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Judicial Powers - The State System Of Courts

jurisdiction peace limited trial

The process to become a state judge varies by each state. In many, the governor appoints judges, who may then run for retention every few years. In some states, judges are elected political officers.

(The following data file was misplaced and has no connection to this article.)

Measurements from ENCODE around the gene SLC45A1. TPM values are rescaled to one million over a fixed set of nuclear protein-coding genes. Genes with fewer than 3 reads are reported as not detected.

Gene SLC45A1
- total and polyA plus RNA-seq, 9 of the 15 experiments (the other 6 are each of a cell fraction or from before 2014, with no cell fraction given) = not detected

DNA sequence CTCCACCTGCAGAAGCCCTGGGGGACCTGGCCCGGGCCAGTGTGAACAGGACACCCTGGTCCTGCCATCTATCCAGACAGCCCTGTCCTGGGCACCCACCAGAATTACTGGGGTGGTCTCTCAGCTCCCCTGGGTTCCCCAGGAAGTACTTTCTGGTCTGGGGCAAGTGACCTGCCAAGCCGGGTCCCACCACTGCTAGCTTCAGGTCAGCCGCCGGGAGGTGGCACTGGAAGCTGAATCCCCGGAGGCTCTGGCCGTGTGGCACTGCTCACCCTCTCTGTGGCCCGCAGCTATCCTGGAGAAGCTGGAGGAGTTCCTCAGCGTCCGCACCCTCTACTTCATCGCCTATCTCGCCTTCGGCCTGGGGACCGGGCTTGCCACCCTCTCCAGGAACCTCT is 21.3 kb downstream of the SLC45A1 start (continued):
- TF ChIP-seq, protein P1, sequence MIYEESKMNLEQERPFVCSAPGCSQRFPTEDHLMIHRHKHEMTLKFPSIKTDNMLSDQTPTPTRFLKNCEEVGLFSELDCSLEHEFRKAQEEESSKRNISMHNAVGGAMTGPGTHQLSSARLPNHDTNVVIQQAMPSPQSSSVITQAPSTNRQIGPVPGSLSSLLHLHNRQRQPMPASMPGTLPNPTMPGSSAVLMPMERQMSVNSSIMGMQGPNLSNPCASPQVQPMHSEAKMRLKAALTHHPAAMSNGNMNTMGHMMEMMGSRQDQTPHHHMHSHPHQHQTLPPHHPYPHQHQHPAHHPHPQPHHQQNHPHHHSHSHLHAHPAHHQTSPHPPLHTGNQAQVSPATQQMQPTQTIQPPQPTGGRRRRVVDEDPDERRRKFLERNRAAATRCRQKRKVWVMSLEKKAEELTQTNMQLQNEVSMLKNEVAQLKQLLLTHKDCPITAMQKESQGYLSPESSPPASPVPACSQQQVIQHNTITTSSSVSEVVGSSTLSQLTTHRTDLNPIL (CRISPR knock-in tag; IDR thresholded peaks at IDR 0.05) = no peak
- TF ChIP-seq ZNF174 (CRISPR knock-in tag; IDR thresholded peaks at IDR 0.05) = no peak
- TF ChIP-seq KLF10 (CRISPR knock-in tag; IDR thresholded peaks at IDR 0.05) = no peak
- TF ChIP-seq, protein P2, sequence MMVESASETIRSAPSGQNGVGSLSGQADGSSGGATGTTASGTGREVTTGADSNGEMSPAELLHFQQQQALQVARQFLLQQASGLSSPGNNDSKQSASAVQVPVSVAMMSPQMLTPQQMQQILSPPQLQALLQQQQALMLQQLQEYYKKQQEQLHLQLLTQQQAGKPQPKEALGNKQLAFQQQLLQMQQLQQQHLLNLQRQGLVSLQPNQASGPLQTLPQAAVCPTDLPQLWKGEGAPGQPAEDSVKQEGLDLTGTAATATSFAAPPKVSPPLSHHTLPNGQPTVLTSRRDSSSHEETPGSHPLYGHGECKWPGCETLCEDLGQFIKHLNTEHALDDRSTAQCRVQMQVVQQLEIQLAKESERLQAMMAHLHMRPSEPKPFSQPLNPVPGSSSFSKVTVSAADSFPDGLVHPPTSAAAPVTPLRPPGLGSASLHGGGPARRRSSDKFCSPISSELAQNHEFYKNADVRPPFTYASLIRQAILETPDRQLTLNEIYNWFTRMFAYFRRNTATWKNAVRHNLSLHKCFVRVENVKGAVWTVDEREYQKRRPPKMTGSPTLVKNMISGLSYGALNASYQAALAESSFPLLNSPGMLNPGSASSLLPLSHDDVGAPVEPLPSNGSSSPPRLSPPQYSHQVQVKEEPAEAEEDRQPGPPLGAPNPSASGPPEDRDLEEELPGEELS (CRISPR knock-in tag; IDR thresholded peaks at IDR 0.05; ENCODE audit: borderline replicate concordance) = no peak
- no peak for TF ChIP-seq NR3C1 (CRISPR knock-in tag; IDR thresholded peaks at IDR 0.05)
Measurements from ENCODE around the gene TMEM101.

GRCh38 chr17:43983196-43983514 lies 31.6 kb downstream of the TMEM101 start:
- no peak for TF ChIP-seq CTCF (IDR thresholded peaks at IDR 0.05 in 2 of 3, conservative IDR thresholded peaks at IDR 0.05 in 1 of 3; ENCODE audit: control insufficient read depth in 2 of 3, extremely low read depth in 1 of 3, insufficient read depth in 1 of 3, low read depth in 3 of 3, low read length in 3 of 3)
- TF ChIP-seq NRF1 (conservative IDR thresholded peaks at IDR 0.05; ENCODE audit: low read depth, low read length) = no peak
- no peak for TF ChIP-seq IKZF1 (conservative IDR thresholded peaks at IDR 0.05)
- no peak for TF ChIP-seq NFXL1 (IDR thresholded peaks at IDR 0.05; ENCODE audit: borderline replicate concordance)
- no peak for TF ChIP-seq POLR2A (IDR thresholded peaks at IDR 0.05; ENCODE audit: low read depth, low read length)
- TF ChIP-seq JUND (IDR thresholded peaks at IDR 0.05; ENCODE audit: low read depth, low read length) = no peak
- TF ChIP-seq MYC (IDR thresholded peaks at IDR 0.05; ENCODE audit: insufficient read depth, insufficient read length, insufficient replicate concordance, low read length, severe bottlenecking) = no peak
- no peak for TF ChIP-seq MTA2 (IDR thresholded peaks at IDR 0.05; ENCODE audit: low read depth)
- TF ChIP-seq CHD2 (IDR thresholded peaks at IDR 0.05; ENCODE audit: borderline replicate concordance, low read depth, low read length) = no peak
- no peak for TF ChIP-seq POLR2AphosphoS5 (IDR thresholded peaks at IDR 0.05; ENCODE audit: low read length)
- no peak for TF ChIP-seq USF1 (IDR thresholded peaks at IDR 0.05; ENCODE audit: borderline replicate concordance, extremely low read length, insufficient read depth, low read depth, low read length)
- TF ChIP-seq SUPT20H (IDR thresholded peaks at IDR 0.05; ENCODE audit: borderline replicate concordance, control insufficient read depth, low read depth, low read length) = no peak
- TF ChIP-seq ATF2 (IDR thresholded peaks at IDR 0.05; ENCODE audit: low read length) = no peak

The trial courts on the state level are composed of courts that have general jurisdiction and those with limited jurisdiction. State courts hear cases regarding federal law if the amount in the controversy is less than $10,000. General jurisdiction, or unlimited jurisdiction, trial courts hear cases involving civil and criminal cases. Limited jurisdiction courts are defined by state statutes and their specific purposes vary from state to state. For example, depending on the state, the Justice of the Peace Courts may try misdemeanors, preside over minor civil and criminal cases, or commit offenders. Justices of the peace may have their authority limited to a city or extended to include an entire state. A justice of the peace also performs administrative duties, such as marriage ceremonies.

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